Scientists and researchers at Stanford University and SLAC (formerly Stanford Linear Accelerator Center) National Accelerator Laboratory, were able to develop a breakthrough synthetic catalyst that can speed up chemical reactions similar to the way natural enzymes act on living organisms.
The research and development team led by Matteo Cargnello, a chemical engineering assistant professor at Stanford, drew inspiration from nature. According to Professor Cargnello, their goal was to mimic how natural enzymes functioned in a laboratory environment, by developing an artificial catalyst that can convert substances into useful compounds.
The researchers experimented on designing a catalyst made from palladium nanocrystals. Palladium are precious metals found embedded in layers of porous polymers, also having special catalytic properties. This is similar to how common organic protein enzymes present in nature also have trace metals embedded in their core, like iron and zinc.
Using electron microscopic imagery created by Andrew Herzing of the National Institute of Standards and Technology, the Stanford researchers were able to see the trace palladium in their catalysts.
Next Goal: Methanol Production
The research and development team are optimistic that their discovery could lead the way to the development of industrial catalysts capable of generating methanol at a lower cost and using less energy.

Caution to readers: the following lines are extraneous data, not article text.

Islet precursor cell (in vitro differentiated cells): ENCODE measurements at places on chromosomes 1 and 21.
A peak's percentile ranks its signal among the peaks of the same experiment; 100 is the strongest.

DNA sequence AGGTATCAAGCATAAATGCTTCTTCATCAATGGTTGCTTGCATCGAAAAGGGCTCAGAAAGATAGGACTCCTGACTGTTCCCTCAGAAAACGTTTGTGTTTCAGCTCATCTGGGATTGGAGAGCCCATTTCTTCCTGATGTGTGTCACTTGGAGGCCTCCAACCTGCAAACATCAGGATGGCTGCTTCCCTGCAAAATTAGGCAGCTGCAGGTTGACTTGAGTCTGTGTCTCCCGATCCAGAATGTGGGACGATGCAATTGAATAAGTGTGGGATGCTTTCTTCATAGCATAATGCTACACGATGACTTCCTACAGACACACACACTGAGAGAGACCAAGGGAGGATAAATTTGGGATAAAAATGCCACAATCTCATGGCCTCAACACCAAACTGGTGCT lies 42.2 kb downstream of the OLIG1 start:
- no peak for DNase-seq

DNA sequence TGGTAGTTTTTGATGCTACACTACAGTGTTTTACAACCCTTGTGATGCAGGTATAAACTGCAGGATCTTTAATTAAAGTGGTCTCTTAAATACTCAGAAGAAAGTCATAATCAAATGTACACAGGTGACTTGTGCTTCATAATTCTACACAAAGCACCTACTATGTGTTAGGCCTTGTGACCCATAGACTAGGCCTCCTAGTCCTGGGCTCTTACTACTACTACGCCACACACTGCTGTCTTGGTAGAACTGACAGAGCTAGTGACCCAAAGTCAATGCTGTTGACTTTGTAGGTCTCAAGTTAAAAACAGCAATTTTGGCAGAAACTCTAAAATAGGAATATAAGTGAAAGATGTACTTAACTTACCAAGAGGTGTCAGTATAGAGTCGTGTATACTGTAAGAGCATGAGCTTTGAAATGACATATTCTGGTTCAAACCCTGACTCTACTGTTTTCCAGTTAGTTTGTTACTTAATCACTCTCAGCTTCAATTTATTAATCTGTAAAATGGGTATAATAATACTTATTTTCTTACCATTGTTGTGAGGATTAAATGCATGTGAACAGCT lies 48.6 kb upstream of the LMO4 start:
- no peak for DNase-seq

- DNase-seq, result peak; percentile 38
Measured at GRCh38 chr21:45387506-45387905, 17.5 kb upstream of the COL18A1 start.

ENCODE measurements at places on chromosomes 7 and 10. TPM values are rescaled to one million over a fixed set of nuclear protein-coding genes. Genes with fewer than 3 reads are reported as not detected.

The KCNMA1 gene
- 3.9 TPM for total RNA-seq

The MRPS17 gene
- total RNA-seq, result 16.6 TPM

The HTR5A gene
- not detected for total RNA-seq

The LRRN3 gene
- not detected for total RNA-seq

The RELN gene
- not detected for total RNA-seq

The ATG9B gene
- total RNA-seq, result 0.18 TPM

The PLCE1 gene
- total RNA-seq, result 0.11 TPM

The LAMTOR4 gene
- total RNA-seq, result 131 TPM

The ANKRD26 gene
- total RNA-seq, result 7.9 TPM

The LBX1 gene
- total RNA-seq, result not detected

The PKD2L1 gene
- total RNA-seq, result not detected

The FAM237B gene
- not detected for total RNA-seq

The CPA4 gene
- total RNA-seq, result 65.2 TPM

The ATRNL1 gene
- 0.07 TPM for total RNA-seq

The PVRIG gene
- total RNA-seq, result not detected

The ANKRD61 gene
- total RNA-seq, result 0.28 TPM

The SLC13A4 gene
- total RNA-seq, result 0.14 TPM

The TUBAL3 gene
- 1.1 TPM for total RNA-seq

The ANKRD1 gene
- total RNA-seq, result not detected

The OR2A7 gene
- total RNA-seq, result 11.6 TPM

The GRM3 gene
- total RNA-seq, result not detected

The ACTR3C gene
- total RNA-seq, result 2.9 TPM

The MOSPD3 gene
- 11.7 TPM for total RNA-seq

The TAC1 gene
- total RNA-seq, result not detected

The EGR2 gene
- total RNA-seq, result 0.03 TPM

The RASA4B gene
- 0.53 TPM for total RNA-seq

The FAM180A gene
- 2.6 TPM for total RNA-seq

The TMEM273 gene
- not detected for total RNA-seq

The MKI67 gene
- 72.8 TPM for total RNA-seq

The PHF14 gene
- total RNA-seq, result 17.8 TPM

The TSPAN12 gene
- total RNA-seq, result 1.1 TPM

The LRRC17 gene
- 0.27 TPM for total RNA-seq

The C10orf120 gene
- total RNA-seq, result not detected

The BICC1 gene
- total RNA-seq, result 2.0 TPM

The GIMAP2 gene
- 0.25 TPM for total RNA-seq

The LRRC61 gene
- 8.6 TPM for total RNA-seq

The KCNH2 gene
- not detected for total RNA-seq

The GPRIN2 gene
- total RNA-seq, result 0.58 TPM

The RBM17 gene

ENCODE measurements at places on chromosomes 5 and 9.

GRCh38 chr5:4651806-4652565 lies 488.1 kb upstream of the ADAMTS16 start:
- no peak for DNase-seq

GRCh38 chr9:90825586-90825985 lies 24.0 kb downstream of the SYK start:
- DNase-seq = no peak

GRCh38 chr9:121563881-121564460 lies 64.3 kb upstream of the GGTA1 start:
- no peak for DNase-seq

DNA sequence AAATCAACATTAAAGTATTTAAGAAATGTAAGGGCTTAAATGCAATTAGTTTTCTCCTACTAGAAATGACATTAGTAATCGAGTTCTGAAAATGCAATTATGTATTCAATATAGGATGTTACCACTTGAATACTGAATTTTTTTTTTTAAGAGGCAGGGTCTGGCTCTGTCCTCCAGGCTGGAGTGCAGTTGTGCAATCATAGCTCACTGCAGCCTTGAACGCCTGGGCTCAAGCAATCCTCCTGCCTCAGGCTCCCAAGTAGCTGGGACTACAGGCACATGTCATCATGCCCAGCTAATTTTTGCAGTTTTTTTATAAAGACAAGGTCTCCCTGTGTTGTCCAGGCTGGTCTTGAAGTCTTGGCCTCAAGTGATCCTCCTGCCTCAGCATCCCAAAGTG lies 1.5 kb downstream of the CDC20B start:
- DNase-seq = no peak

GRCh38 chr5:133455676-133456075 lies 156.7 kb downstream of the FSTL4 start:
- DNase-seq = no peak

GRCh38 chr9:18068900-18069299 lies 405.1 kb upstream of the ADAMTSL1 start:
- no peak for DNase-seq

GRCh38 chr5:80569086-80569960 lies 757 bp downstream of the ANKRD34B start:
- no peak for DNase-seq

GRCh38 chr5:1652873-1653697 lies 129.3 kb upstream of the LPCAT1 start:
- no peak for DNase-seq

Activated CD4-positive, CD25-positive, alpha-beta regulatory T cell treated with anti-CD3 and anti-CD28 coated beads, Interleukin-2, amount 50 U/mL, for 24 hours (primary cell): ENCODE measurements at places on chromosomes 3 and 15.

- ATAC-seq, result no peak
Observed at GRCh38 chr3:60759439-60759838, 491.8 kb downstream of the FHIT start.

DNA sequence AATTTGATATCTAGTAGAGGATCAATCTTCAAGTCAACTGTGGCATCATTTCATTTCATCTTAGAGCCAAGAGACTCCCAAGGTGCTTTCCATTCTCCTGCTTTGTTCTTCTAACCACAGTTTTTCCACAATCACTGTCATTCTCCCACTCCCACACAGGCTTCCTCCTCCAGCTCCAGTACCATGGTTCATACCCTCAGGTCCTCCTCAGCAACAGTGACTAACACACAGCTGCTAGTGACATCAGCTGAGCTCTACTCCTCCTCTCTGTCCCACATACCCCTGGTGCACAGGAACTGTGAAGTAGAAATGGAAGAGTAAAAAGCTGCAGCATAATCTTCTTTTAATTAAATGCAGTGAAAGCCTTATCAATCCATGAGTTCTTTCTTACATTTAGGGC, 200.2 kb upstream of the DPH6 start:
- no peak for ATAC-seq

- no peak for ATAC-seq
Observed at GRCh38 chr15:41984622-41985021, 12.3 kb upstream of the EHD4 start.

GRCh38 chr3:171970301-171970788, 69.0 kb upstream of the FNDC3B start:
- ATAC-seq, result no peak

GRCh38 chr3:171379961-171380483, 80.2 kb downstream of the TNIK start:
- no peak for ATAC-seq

Methanol has widespread applications, and is seeing an increasing demand as alternative to conventional gasoline in light of its characteristics as a low-emissions fuel.
However, most methanol fuel is produced by way of a two-step process that involves heating natural gas to temperatures of about 1,800 F or 1,000 C. Aside from being energy-intensive, the process also emits large amounts of carbon dioxide, which as we all know, is the main greenhouse gas that has been causing climate change.
According to Professor Cargnello, their long term objective is to develop a catalyst that will behave the way microbes use a natural enzyme known as methane monooxygenase as a means for metabolizing methane. He added that
“The ability to convert methane to methanol at low temperatures is considered a holy grail of catalysis”
The Synthetic Catalyst Proves Successful as Producing the Same Reactions as Natural Enzymes
The researchers under lead author Andrew Riscoe, a Stanford PhD student, said they initially focused on determining if the artificial catalyst they created will function like natural enzymes. For this purpose, the research team used the carbon reaction model to test if it will function in the same way natural enzymes speed up the conversion of toxic carbon monoxide into carbon dioxide (CO2).
Based on the success of the carbon dioxide experiment, Professor Cargnello and his colleagues proceeded with testing their synthetic catalyst to convert methane into methanol. Aside from being regarded as a cleaner and cheaper alternative to gasoline, methanol is also widely used in the industrial sector for the production of plastic, textiles and paints, just to name a few.